Faith Isabel Franklin O’Malley had never wanted to die before, but the past seven hours had convinced her that death would be preferable to the excruciating pain she was presently feeling. It was as if she was dangling from a cord attached through her heart and the organ was being ripped slowly from her body. She’d been aware of every second of every minute of every hour that had brought her closer to this time when it would be just the immediate family. Time for her confession.

People had started arriving before the broken china could be disposed of, so the mess and loss of family heirlooms made a convenient cover for the tears she couldn’t bring under control. Sawyer, Tara and Trenton watched her with guarded expressions throughout the afternoon, and even Thea, soon after her arrival, began questioning the family quietly about what was going on.

Their looks of pain had been almost more than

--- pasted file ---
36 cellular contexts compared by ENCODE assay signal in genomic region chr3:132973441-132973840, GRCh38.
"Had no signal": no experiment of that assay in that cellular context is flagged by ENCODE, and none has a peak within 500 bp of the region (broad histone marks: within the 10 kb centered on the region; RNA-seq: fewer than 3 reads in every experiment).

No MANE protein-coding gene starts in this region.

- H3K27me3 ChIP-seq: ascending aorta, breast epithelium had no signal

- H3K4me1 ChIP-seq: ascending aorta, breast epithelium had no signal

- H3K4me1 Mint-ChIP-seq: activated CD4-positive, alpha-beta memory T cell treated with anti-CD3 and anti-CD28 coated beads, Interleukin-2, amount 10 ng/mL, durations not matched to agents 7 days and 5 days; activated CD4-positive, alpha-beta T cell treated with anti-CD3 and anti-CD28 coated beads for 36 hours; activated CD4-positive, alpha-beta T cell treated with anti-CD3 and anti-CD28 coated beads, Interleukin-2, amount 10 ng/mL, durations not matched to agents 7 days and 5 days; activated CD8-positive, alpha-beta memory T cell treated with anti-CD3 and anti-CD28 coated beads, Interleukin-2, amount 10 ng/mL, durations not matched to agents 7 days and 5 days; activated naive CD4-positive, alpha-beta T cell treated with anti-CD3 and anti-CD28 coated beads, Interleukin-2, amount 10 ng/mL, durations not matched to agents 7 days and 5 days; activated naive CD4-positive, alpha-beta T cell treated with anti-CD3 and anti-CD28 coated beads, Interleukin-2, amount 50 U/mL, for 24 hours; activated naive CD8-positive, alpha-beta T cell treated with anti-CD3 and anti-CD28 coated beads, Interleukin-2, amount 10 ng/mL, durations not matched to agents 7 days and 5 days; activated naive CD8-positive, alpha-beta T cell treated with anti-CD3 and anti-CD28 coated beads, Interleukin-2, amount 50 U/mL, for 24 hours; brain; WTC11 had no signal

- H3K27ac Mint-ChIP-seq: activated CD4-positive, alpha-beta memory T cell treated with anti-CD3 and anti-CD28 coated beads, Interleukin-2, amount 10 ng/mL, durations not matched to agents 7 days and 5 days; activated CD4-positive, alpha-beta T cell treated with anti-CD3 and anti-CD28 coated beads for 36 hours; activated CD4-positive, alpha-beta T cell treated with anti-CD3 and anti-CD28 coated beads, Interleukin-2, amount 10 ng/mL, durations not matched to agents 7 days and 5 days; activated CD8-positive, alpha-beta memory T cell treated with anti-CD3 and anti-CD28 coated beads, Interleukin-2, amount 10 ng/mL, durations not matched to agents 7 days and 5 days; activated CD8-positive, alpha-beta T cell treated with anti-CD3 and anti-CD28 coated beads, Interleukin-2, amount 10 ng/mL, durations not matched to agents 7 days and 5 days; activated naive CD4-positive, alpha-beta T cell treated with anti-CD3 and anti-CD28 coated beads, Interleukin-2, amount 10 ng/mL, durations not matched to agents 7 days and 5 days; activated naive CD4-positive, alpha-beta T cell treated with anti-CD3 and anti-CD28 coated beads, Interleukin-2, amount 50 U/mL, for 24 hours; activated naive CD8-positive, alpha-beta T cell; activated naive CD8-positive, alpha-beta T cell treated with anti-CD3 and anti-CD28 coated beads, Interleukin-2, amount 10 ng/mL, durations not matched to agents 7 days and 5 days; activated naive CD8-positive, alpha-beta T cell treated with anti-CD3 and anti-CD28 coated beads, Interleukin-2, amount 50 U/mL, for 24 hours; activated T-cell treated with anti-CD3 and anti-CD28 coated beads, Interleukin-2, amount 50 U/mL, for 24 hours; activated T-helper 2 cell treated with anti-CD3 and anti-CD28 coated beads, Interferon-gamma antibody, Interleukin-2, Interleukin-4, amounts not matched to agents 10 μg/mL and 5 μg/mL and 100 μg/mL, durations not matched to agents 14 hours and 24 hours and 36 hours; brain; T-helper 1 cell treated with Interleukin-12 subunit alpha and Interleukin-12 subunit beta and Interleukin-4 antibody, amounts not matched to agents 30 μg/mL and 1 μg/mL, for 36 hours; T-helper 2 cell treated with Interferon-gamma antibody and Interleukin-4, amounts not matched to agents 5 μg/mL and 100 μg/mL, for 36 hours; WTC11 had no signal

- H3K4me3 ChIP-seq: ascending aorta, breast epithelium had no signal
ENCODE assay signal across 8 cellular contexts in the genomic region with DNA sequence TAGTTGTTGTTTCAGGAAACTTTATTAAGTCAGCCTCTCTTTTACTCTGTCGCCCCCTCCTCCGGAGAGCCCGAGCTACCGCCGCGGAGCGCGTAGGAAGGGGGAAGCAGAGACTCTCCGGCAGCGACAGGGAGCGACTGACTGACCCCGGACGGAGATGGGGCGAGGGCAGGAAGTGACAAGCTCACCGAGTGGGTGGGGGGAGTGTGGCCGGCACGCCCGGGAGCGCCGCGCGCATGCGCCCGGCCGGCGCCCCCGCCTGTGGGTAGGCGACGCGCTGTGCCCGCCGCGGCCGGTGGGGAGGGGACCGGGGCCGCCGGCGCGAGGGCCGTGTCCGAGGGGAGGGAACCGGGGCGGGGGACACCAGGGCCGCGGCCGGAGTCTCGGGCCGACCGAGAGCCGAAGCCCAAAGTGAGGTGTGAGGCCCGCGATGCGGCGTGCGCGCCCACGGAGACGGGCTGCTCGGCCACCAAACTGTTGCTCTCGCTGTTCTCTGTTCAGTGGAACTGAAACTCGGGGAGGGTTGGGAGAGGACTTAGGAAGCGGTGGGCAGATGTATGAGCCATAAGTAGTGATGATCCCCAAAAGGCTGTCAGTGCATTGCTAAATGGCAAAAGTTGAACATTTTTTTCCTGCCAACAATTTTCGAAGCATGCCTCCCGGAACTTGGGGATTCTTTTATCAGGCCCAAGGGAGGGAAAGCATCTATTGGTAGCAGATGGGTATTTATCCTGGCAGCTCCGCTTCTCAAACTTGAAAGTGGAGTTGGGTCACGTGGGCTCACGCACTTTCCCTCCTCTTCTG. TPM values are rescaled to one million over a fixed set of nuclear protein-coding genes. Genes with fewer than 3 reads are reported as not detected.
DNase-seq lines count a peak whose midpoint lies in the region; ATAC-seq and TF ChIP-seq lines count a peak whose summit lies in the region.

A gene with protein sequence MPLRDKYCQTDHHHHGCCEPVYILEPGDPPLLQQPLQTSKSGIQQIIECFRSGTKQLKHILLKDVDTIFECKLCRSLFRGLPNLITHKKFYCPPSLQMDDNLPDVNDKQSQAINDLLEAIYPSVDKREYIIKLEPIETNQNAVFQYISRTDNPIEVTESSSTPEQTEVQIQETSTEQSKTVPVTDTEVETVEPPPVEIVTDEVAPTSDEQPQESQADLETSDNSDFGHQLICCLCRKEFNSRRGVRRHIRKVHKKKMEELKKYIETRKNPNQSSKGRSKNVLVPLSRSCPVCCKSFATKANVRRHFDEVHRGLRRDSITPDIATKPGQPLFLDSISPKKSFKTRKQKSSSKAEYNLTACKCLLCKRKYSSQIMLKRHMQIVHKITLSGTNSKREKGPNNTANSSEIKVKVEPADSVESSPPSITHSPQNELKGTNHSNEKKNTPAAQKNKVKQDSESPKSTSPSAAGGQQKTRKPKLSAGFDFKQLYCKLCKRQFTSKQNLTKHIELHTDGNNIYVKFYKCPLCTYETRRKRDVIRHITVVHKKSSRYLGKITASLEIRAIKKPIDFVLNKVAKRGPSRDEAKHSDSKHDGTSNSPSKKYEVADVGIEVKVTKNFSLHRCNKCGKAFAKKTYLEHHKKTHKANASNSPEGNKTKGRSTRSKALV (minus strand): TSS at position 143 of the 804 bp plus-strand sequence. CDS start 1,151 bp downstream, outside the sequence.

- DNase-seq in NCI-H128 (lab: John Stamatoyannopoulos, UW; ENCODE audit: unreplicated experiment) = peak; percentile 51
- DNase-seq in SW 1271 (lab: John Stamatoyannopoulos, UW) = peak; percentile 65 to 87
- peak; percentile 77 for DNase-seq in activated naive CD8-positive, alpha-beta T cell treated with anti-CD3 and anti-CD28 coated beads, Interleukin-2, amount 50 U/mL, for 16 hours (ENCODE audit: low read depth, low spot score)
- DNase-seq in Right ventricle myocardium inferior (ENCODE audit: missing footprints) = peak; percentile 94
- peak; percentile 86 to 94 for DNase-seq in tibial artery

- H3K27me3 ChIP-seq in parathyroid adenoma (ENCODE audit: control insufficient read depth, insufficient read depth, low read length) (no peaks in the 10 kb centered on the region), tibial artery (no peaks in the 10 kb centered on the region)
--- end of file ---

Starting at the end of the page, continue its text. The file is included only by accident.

Faith could bear, but Sawyer’s blessing for the food had been her major undoing. She’d lost it completely when he gave his thanks for the spared life of Tara, his beloved daughter. His voice had cracked at the words, and Faith and the rest of her family knew the reason behind the falter.

She knew that he knew. They all knew.

She also knew the next few minutes could bring her family crashing down around her. The china had served as a warning.

Her hands lay on the table in front of her. She clenched and unclenched them, twisted her fingers, then her rings. She swallowed hard, trying to clear the way for the words, knowing in her heart there were no “right” ones-none that could ever make this anything but what it was.

“His name was Jacques Martin,” she said at last, finding no preamble that could ease her into the subject. “He was from France. Paris.”

Tara’s eyes widened at the news. She sat up straighter in her chair and rubbed the side of her hand vigorously-a common gesture for her since the accident.

Faith shifted her eyes to her husband. “We spent one night together. Graduation. He left to go back to Paris the next day.”

Sawyer rubbed his temples as his eyes squeezed closed, and she felt the squeeze in her heart. Was he praying? No. More likely he was running through the timeline, letting all the pieces fall into place.